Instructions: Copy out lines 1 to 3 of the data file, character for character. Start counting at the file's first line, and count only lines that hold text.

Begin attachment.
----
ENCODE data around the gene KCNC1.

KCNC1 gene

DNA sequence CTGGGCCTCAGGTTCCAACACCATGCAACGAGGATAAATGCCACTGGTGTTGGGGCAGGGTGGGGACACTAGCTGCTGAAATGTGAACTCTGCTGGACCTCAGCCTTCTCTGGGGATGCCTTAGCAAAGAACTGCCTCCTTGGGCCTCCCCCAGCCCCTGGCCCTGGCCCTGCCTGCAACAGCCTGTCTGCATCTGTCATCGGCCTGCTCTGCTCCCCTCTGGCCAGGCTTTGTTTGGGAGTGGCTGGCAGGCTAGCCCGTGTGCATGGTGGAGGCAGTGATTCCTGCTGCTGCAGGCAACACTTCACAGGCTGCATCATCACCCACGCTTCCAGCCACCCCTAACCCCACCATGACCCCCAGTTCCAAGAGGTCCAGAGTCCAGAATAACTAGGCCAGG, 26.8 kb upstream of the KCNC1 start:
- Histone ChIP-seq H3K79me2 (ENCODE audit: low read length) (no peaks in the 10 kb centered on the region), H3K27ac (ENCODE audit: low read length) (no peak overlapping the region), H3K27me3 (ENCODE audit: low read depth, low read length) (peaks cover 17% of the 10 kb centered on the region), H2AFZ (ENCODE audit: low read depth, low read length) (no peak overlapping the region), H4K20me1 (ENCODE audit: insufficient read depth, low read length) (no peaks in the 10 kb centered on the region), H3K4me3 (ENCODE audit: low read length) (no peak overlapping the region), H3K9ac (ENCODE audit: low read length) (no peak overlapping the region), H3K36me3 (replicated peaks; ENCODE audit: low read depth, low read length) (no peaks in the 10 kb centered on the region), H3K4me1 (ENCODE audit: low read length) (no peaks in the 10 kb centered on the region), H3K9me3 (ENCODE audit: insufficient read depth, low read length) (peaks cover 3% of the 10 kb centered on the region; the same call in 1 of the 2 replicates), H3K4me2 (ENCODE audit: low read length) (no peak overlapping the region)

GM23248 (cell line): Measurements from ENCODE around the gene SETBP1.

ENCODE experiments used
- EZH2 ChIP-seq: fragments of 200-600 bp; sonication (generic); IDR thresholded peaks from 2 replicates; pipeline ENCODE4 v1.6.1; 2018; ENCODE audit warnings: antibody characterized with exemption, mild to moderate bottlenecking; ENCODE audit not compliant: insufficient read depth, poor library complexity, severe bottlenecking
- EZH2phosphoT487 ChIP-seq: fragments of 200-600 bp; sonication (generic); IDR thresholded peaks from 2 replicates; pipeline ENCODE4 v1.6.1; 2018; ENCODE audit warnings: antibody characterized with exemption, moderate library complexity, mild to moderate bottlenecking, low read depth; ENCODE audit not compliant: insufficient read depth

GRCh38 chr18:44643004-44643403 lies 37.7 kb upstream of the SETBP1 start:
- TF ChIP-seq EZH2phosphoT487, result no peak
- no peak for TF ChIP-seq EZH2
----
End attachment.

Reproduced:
ENCODE data around the gene KCNC1.

KCNC1 gene

DNA sequence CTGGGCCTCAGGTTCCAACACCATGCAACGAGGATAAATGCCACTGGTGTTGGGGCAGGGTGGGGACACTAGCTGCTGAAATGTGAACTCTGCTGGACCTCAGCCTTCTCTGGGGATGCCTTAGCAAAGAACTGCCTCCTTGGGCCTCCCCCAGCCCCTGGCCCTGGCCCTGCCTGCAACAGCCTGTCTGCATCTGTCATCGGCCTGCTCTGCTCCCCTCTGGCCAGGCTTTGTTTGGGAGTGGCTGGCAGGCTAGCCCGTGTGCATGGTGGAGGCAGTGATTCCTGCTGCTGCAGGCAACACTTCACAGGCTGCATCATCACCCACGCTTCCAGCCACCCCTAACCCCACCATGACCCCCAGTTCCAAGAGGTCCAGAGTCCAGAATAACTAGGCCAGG, 26.8 kb upstream of the KCNC1 start: